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What Is The Difference Between A Void And Voidable Judgment In Civil Litigation?

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There are two related but often misunderstood concepts in Florida civil litigation: void and voidable judgments. A void judgment refers to a civil judgment that is inherently defective. Once a judgment is found void, it is as if it never existed at all.

A voidable judgment, in contrast, is one that is somehow procedurally defective but not void. A voidable judgment continues to have legal force unless and until a judge decides to vacate it. In other words, a voidable judgment is not automatically invalidated.

Second District Refuses to Undo Seven-Year-Old Default Judgment

Here is a practical illustration of the difference between void and voidable judgments. This is taken from a recent decision from the Florida Second District Court of Appeal, KB Home Fort Myers LLC v. Taishan Gypsum Co. This particular case involved the procedures regarding a default judgment–i.e., a lawsuit where the defendant failed to respond.

The plaintiff in this case actually filed this lawsuit more than 10 years ago. The original case involved the sale of defective Chinese drywall in the United States. The plaintiff was a builder that purchased the defective drywall from the defendant. The plaintiff’s lawsuit sought to recover damages related to its costs in repairing the damaged drywall.

The plaintiff formally served its lawsuit on the defendant. But the defendant never filed any response in court. When this happens, the plaintiff can ask the court clerk to enter a default, which is precisely what happened here.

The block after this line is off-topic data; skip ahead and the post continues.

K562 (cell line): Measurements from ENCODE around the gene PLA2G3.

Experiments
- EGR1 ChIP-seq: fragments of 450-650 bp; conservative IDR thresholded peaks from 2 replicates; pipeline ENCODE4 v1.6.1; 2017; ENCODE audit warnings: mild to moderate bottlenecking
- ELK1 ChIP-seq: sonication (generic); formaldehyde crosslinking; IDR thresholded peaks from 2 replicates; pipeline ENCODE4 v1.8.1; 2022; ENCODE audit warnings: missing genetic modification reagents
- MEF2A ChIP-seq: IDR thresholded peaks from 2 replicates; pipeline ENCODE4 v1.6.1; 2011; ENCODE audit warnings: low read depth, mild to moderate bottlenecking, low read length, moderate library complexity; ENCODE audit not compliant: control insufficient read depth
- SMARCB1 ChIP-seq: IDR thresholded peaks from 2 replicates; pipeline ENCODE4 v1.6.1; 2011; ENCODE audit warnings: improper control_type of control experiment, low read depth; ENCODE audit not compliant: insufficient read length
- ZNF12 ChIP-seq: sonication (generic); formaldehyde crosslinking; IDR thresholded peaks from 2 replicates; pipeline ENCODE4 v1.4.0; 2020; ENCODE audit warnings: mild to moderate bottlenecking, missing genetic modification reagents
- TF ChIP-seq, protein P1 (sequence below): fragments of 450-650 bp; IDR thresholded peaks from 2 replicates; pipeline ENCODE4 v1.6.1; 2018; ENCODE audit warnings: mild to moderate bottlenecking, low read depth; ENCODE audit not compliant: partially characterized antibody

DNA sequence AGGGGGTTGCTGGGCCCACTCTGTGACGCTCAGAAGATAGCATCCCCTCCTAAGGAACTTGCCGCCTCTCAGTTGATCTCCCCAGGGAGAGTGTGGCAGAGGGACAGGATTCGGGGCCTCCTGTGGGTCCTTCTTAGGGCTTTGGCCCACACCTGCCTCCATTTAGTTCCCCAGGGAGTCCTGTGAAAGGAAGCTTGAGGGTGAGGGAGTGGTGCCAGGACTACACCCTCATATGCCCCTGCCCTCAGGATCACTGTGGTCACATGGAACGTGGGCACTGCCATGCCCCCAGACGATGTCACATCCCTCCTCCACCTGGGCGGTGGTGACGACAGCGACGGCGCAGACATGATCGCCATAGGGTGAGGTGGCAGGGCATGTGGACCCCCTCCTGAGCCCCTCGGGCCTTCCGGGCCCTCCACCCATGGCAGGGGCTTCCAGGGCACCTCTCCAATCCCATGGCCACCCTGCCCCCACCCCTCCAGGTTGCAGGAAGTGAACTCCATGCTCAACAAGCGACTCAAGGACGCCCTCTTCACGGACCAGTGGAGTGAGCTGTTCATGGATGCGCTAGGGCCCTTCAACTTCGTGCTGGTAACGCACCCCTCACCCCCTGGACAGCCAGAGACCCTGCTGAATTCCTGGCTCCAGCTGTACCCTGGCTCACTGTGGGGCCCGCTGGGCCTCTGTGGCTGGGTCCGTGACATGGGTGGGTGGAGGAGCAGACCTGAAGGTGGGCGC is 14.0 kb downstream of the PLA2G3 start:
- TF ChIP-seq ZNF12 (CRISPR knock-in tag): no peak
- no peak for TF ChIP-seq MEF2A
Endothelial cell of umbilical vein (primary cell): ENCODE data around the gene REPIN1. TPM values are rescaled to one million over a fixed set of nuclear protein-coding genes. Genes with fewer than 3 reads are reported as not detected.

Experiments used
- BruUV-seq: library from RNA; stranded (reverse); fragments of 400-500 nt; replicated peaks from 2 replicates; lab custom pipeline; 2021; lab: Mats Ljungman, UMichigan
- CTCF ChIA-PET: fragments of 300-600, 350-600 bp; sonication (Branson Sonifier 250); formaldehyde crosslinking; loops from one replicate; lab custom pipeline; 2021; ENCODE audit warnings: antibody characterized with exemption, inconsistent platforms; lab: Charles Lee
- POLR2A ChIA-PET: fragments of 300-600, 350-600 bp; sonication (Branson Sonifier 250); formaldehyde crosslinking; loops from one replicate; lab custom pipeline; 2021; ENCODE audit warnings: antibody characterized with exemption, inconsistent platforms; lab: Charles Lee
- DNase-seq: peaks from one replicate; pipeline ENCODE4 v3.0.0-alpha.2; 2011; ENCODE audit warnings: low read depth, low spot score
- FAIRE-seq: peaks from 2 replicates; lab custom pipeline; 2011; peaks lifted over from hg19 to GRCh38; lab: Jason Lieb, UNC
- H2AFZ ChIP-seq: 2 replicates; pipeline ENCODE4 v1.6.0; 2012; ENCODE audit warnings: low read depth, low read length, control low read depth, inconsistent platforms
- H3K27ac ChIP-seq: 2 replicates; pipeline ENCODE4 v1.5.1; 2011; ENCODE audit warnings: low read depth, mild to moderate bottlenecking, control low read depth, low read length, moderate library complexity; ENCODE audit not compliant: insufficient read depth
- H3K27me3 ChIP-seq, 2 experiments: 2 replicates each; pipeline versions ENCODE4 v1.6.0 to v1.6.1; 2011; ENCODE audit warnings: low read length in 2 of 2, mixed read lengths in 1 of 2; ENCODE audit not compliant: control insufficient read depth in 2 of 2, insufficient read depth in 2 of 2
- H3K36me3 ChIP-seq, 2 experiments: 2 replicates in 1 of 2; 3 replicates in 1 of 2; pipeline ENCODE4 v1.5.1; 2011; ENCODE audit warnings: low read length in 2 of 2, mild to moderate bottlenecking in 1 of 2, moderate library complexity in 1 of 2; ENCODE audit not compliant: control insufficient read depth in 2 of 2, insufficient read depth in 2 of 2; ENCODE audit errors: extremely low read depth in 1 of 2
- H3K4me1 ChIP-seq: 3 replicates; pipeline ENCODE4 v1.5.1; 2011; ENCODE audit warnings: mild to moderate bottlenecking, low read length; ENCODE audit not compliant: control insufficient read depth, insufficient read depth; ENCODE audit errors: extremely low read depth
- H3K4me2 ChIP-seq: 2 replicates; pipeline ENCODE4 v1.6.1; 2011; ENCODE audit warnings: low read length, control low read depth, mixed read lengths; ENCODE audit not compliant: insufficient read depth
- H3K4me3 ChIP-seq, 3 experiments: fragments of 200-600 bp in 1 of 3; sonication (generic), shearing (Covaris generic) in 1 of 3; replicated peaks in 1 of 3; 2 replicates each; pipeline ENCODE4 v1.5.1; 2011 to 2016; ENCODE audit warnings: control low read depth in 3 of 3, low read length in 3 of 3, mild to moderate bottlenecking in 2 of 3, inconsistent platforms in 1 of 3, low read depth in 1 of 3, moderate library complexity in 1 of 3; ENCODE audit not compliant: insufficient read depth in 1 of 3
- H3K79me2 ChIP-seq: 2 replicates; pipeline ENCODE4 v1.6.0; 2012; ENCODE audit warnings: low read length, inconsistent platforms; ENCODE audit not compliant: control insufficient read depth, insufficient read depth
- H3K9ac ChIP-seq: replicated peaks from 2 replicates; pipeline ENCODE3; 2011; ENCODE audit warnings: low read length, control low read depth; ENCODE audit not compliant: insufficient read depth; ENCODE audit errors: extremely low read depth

The plaintiff then asked the court for a final judgment based on that default. Again, the plaintiff served these papers on the defendant. Again, the defendant failed to respond at all. Eventually, a magistrate judge recommended the court enter a default judgment against the defendant for $18 million. The trial court formally adopted that recommendation in 2013.

Seven years passed. The defendant finally decided to file a response–specifically a motion to vacate the default judgment. The defendant argued the judgment was “void” because the plaintiff never notified the defense’s attorneys about the case.

Although the trial court agreed to void the judgment on those grounds, the Second District reversed. It held the judgment was voidable, not void. A void judgment requires a violation of a defendant’s fundamental due process rights. Had the plaintiff failed to notify and serve the defendant with the lawsuit, that would have rendered the judgment void. Failing to communicate with the defendant’s attorney, in contrast, was at worst a procedural matter that rendered the judgment voidable.

More to the point, the Second District noted, the defendant waited seven years to challenge the default judgment.

Speak with a Florida Business Litigation Lawyer Today

There are a couple of common-sense lessons here. First, if somebody sues you, it is important to file some sort of response in order to protect your legal rights. Second, if you plan to challenge a default judgment, do not wait seven years to act. And if you do need legal advice or representation from a qualified Bradenton civil litigation attorney, contact Moran, Sanchy & Associates today to schedule a consultation.

Source:

2dca.org/content/download/834936/opinion/210384_DC13_04132022_083002_i.pdf